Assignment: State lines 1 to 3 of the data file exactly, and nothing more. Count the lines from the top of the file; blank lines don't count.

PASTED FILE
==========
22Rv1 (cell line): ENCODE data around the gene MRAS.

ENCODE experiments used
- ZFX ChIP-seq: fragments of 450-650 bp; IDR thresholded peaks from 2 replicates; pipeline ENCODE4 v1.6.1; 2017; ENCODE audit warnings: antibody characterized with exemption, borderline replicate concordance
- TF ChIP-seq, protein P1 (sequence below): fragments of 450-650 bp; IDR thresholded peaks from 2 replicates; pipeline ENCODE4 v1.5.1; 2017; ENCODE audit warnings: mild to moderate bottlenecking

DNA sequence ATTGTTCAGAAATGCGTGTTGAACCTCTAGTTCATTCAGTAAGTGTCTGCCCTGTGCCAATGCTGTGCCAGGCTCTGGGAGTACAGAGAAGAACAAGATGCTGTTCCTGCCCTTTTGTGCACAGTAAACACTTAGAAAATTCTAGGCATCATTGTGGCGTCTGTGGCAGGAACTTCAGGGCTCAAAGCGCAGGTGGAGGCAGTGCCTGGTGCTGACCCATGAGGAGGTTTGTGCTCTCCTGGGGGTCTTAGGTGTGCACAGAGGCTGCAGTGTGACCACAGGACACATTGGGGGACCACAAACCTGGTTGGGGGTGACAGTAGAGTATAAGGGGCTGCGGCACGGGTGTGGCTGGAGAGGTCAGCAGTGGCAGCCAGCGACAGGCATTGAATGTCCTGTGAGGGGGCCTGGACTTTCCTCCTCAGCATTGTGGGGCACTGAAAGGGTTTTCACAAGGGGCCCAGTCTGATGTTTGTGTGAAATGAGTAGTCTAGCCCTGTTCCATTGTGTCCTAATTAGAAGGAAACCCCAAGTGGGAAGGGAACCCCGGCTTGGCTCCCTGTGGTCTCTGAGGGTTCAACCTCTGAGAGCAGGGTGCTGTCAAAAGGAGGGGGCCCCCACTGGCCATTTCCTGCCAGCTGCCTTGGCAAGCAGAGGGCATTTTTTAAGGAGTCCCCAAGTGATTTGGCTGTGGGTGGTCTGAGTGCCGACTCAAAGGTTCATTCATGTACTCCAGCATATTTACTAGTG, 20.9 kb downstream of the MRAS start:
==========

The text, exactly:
22Rv1 (cell line): ENCODE data around the gene MRAS.

ENCODE experiments used
- ZFX ChIP-seq: fragments of 450-650 bp; IDR thresholded peaks from 2 replicates; pipeline ENCODE4 v1.6.1; 2017; ENCODE audit warnings: antibody characterized with exemption, borderline replicate concordance